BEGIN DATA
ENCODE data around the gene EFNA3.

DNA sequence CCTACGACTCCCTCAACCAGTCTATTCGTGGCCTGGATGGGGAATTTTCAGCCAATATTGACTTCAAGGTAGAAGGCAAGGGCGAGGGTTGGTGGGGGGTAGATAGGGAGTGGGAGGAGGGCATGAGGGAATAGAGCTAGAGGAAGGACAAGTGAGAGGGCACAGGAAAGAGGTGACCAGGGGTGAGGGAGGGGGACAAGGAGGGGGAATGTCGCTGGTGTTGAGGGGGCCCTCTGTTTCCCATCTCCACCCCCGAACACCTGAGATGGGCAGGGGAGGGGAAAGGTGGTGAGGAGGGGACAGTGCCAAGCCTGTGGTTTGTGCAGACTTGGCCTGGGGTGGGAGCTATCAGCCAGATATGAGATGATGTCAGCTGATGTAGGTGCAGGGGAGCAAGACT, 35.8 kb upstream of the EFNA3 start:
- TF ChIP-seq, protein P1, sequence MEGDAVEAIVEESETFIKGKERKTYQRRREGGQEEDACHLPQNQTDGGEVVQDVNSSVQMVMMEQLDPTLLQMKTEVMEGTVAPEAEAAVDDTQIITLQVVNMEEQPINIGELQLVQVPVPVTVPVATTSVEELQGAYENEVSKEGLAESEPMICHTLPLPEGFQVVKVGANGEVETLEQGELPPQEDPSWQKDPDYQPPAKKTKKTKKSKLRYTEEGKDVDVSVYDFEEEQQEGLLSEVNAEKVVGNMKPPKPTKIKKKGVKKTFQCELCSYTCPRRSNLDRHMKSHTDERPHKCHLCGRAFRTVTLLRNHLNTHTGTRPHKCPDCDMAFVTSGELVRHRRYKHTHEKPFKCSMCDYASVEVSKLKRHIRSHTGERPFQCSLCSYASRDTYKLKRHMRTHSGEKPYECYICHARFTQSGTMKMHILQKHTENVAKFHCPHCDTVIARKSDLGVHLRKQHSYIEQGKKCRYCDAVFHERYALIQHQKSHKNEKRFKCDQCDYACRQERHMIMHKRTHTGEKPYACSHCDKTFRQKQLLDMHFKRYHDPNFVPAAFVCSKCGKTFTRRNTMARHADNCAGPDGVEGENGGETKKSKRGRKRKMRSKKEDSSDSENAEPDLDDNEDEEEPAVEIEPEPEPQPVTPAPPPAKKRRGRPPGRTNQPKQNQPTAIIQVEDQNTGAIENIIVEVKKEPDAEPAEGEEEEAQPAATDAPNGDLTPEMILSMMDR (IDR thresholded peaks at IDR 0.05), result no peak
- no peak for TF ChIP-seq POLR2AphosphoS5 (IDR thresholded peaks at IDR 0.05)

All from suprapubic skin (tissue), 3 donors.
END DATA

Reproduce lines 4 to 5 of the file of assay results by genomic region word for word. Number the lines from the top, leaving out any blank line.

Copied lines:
- no peak for TF ChIP-seq POLR2AphosphoS5 (IDR thresholded peaks at IDR 0.05)

All from suprapubic skin (tissue), 3 donors.